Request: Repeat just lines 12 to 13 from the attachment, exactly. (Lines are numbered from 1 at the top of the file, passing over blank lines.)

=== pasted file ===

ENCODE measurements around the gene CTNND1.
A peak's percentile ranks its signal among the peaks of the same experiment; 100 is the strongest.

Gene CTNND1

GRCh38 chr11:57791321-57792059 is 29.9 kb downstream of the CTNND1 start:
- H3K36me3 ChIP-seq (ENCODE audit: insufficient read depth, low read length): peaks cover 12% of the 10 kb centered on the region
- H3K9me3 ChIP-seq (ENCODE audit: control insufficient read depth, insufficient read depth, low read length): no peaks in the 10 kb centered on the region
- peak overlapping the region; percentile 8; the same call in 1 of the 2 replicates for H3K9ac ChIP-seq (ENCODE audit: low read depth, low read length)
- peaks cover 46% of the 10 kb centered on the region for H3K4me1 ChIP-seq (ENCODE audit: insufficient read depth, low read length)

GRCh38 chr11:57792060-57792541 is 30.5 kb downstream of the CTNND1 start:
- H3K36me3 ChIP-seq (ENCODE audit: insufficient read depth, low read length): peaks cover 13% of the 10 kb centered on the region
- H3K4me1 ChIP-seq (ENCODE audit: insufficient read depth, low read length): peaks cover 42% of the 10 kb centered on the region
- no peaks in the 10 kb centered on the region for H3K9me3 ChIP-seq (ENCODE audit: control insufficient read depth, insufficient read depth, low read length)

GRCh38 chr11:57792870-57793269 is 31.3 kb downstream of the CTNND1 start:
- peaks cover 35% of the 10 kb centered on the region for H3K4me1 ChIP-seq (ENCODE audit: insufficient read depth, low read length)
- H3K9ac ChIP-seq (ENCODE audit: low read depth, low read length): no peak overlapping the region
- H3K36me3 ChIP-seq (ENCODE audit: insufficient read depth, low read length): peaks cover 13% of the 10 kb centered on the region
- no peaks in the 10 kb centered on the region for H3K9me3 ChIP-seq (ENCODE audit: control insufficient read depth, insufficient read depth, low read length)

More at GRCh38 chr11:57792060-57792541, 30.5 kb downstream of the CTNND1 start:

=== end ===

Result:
- no peaks in the 10 kb centered on the region for H3K9me3 ChIP-seq (ENCODE audit: control insufficient read depth, insufficient read depth, low read length)

GRCh38 chr11:57792870-57793269 is 31.3 kb downstream of the CTNND1 start: